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Legal training facilitates professional advancement

by Sophie Leung

Zoe Chan, programme director, College of Humanities and Law
HKU SPACE
The University of Hong Kong
Photo: Edde Ngan

Many graduates shy away from a career in the legal industry because the professional material lawyers deal with on a daily basis can often appear confusing to the layman. However, Hong Kong's economy and financial institutions rely on the rule of law which ultimately renders the dotted line respected by all parties.

Aware of the changing legal needs of modern businesses, the HKU School of Professional and Continuing Education (HKU SPACE) at the University of Hong Kong offers a series of diploma programmes in law to interested candidates with or without law backgrounds to enrich their legal knowledge and pursue a rewarding career in various professions.

"Legal knowledge helps people protect their own rights, defend their company's best interests and enhance their career prospects," says Zoe Chan, programme director, College of Humanities and Law, HKU SPACE. "Classes are scheduled on weekday evenings and the weekends. Students from diverse professional backgrounds in banking, finance, IT, law and business create a preferential learning experience."

In addition, part-time law programmes correspond to level four to six in the qualifications framework administered by the Education Bureau, providing opportunities for students to progress towards formal academic qualifications and professional goals.

Programme completion time varies from three months to one year, depending on specialist areas chosen. Directed by experienced industry professionals, the programmes adopt a pragmatic approach and focus on practical applications, case studies and interactive workshops. Students are assessed by homework and open-book examinations. Students taking single modules are awarded a statement of achievement upon completion of programmes.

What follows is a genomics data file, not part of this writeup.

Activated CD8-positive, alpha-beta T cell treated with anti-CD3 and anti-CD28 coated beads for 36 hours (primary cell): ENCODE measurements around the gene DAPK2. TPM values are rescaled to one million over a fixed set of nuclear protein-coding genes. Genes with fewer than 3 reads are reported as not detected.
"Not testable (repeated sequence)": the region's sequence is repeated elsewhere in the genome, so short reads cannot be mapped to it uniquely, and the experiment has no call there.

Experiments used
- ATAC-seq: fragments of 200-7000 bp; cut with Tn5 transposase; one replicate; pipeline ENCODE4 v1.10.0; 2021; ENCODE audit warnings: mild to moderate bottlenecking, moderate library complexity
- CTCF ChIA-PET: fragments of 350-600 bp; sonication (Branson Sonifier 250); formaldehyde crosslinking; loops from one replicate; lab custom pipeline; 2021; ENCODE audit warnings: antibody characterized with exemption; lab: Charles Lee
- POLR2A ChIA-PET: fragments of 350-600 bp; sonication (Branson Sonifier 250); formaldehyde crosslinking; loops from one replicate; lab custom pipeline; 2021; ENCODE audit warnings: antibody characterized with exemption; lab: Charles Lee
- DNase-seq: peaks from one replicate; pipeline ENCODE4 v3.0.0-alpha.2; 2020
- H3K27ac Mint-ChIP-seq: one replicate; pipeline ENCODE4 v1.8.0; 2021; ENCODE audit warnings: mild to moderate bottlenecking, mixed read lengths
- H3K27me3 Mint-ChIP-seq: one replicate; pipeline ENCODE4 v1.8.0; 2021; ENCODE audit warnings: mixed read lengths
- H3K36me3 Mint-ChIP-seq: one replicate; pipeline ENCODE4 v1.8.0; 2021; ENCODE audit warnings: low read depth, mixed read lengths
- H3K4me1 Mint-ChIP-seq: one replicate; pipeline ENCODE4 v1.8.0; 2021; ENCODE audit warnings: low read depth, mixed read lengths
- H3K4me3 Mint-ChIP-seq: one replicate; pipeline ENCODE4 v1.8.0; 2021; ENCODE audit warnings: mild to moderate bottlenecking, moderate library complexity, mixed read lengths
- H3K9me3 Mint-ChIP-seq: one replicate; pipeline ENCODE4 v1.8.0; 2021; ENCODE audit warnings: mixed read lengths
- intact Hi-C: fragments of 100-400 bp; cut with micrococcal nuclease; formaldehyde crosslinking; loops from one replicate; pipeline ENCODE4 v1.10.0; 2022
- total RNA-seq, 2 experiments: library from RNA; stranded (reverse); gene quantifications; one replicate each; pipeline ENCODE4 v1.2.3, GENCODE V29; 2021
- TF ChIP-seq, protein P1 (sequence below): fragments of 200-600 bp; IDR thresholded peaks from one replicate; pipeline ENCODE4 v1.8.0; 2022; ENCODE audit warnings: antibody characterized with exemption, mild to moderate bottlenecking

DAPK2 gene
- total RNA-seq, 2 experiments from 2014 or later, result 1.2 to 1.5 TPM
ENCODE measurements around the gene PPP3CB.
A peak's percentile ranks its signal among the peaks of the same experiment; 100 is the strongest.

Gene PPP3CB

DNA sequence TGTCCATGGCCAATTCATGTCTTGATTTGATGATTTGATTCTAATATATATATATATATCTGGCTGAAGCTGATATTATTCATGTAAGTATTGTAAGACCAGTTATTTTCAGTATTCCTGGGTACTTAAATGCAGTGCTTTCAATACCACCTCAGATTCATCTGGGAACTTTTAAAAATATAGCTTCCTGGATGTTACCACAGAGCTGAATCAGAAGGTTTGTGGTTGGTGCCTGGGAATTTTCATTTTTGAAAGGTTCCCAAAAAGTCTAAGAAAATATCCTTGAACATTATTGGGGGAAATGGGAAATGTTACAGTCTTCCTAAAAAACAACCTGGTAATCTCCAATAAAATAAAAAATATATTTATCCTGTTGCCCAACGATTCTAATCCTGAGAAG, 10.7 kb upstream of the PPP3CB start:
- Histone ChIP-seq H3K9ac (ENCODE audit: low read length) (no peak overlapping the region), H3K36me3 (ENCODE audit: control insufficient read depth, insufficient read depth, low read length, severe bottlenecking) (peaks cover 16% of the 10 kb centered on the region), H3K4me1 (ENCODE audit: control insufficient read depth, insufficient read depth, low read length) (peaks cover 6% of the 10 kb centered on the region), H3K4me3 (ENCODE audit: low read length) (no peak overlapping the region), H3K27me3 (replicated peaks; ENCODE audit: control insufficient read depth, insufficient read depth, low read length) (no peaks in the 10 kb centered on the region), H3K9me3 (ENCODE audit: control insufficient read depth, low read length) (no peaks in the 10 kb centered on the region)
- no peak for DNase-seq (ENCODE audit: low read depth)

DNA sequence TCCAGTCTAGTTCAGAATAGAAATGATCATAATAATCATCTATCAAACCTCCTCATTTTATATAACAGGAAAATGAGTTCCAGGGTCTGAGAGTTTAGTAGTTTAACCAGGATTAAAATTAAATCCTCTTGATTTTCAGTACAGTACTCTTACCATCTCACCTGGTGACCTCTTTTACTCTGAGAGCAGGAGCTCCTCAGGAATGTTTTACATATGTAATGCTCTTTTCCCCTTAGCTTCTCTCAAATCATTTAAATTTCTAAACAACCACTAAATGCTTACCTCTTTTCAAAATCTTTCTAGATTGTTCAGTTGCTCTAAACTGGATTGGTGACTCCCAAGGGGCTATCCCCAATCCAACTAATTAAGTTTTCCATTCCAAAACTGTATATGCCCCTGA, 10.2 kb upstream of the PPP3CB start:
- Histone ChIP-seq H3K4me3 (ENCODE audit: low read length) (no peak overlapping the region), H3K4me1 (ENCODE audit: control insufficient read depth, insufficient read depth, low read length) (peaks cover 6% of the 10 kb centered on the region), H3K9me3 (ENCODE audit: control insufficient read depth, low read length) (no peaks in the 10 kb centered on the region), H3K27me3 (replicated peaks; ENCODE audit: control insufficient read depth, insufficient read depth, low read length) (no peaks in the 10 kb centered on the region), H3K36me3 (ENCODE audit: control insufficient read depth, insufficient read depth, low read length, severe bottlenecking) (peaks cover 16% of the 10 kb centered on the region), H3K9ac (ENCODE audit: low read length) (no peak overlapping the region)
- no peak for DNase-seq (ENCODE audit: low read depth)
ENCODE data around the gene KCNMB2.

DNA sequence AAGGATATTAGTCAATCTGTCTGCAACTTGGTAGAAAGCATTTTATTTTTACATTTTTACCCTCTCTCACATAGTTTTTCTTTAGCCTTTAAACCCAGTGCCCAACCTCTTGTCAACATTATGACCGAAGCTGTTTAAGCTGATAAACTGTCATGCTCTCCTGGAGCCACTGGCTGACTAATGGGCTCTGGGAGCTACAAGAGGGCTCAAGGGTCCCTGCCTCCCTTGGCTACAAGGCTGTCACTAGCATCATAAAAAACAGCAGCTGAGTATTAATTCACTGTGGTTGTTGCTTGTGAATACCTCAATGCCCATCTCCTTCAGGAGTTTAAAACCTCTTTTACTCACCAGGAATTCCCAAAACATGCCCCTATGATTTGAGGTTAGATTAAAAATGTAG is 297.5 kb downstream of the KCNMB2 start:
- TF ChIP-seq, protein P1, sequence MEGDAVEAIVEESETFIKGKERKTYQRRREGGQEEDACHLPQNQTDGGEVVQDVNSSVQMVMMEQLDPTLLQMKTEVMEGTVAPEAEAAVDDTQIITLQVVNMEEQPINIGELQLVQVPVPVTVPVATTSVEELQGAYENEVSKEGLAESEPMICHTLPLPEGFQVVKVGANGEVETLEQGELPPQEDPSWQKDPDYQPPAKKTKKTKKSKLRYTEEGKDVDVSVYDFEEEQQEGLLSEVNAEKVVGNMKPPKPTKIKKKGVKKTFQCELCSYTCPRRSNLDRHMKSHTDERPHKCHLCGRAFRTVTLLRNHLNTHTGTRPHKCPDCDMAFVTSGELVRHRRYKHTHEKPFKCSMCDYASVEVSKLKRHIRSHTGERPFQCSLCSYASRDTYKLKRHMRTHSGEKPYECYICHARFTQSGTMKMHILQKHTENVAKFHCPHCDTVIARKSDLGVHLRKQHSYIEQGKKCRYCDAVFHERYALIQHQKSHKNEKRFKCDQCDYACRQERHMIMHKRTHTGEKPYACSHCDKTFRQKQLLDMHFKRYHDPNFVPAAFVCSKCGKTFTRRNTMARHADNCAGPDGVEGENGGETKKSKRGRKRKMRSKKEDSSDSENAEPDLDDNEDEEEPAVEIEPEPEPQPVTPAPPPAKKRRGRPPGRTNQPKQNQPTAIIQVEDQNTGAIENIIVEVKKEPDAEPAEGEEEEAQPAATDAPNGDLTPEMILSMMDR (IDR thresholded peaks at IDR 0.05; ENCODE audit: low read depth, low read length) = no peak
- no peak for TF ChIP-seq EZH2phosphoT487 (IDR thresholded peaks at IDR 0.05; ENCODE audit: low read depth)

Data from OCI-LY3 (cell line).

In collaboration with Receivable Management Services (HK) Ltd (RMS), the school offers an executive diploma programme in asset recovery law and receivable and fraud control practice. The programme teaches legal skills and corporate governance. Upon completion, graduates qualify as RMS receivable practitioners, a designation recognised globally.

Meanwhile, an executive diploma, certificate or postgraduate diploma programme in legal risk for enterprise risk management (ERM) provides niche legal training in corporate compliance development. Applicants should normally hold a bachelor's degree from any discipline or relevant professional qualifications, while those with substantial work experience in a relevant field will be considered on an individual basis.

The postgraduate diploma programme in finance and law is the most popular choice for individuals looking to develop a career in financial law. Ms Chan says, "The programme is the first of its kind to offer three possible articulation options for entering the master of law, finance and accounting programme. Graduates are also granted exemptions from certain papers in professional accountancy examinations.

Meanwhile, a higher diploma programme for legal assistants provides a foundation to secondary students who aspire to become lawyers. Ms Chan explains that students who have completed Form Five may apply for the three-year full-time programme which will offer them the necessary vocational legal training to serve in paralegal and business sectors. Form Seven students may be admitted directly to year one, condensing the programme completion time from three to two years. She notes that opportunities for further studies abound. Graduates may apply for the school's bachelor of law or diploma in legal studies porgramme while continuing to advance professionally.


Taken from Career Times 18 July 2008, p. B14

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